Former IRA volunteer Paddy McMenamin talks about his new book that charts his political life story in Belfast during the Troubles, to qualifying as a secondary school teacher in his 50s.
Belfast native Paddy McMenamin visited Kerry recently to launch his new book, ‘From Armed Struggle to Academia’.
Like many from the period between 1969 to the 1998, life took an uncharted course due to the Troubles.
In the days before everything changed irrevocably, Paddy and his friends enjoyed attending soccer matches in Protestant East Belfast, despite his upbringing in Turf Lodge in the Republican heartland of West Belfast,
“Even though we were known as the ‘wee Fenians’, there was never any bother at that time,” Paddy said.
"There was always this background of division though. We knew there were differences, but the kind of trouble that eventually happened seemed a long way away.”
When the former Prime Minister of Northern Ireland, Terrence O’Neill, said if Catholics were employed and given houses they will act like Protestants, it left Paddy and his generation in no doubt about the future of where they lived.
There will be many who flatly disagree with Paddy’s assertion regarding the armed struggle, and whether it produced the truly positive outcome many suggest.
Innocent people died indiscriminately on both sides in order for us to get to where we are today.
There are established ‘norms’ in terms of perspectives when it comes to the Troubles.
Having to accept and compromise our views and beliefs is one such requirement of the peace process. It’s in this space that Paddy’s story finds its true context.
As the storm clouds of sectarian conflict rolled in during the 1960s, Paddy joined the Republican youth movement and subsequently the Provisional IRA.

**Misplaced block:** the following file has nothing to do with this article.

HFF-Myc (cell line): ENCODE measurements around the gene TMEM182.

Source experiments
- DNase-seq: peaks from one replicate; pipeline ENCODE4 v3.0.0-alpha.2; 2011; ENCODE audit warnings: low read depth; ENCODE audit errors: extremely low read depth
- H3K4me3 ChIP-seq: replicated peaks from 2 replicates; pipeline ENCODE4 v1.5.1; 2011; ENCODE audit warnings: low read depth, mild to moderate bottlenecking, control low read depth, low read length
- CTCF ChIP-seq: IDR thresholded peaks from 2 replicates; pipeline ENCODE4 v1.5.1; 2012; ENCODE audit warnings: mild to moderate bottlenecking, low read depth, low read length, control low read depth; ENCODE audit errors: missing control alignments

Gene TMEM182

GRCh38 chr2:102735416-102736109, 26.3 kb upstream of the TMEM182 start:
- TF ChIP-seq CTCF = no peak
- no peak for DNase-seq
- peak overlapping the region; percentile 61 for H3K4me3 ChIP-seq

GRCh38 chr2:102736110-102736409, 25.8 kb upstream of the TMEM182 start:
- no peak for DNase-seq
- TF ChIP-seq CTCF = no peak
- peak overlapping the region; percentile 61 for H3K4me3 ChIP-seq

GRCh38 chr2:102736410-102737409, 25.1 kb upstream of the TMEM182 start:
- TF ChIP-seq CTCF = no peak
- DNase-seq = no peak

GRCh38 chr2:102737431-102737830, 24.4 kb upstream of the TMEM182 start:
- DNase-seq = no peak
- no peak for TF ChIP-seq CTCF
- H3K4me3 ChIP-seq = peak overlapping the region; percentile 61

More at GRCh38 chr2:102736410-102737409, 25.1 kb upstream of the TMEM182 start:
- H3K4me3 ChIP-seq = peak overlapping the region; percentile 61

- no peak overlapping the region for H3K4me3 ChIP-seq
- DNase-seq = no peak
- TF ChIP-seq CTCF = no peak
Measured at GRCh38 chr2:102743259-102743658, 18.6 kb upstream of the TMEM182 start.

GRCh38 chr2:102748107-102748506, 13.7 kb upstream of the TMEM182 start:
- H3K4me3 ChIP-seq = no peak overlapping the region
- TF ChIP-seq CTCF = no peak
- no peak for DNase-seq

Prison life was inevitable. In 1971 he was arrested and spent several months in jail.
Interrogated and put through sleep deprivation in Holywood Barracks, he was released following the IRA ceasefire in 1972.
While the trials and tribulations of Paddy’s life were played out many miles from the southwest, the republican history and influence of counties like Cork and Kerry was not lost on him.
“I had done a lot of reading on the republican struggle in Kerry, and, in particular, the Civil War and the Ballyseedy massacre," he said.
"If anything, the kind of resistance in Kerry’s storied struggle actually inspired us up north in what we were doing.”
Having retreated to Donegal to recuperate, Paddy’s active IRA service soon resumed. Within months he was in Long Kesh with the likes of Bobby Sands, Joe McDonnell and Kieran Doherty.
In the book, Paddy recalls up to forty people he knows who were killed over that 30-year period, including his brother-in-law who was shot dead in 1988.
Paddy was involved in countless skirmishes with the British Army in those dark days when street battles, maiming, and death were a regular occurrence.
“We were fully committed at the time. Every day we had hundreds of troops patrolling our streets. We were involved in moving weapons and looking for targets.
"Things happened, and all I can say is we inflicted injuries on people that were also inflicted on ourselves. It was all part of the conflict,” he said.